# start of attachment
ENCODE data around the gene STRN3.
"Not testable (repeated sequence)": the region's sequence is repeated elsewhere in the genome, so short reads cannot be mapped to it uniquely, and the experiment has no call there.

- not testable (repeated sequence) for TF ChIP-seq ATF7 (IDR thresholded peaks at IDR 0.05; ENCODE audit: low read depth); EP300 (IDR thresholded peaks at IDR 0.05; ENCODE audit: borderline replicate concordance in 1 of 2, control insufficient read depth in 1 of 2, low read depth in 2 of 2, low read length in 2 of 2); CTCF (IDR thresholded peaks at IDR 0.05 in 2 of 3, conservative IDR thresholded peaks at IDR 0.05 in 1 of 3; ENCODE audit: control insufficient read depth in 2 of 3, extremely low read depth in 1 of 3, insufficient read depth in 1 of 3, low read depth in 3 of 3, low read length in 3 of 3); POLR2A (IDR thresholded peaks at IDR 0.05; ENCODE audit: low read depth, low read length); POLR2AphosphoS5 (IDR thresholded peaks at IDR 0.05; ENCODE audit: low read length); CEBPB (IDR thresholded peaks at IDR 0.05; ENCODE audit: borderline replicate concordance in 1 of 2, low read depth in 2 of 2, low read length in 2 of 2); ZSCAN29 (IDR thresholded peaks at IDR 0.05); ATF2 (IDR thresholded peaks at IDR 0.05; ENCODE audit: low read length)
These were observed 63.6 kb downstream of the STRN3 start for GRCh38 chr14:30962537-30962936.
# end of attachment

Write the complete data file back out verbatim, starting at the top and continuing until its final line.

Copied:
ENCODE data around the gene STRN3.
"Not testable (repeated sequence)": the region's sequence is repeated elsewhere in the genome, so short reads cannot be mapped to it uniquely, and the experiment has no call there.

- not testable (repeated sequence) for TF ChIP-seq ATF7 (IDR thresholded peaks at IDR 0.05; ENCODE audit: low read depth); EP300 (IDR thresholded peaks at IDR 0.05; ENCODE audit: borderline replicate concordance in 1 of 2, control insufficient read depth in 1 of 2, low read depth in 2 of 2, low read length in 2 of 2); CTCF (IDR thresholded peaks at IDR 0.05 in 2 of 3, conservative IDR thresholded peaks at IDR 0.05 in 1 of 3; ENCODE audit: control insufficient read depth in 2 of 3, extremely low read depth in 1 of 3, insufficient read depth in 1 of 3, low read depth in 3 of 3, low read length in 3 of 3); POLR2A (IDR thresholded peaks at IDR 0.05; ENCODE audit: low read depth, low read length); POLR2AphosphoS5 (IDR thresholded peaks at IDR 0.05; ENCODE audit: low read length); CEBPB (IDR thresholded peaks at IDR 0.05; ENCODE audit: borderline replicate concordance in 1 of 2, low read depth in 2 of 2, low read length in 2 of 2); ZSCAN29 (IDR thresholded peaks at IDR 0.05); ATF2 (IDR thresholded peaks at IDR 0.05; ENCODE audit: low read length)
These were observed 63.6 kb downstream of the STRN3 start for GRCh38 chr14:30962537-30962936.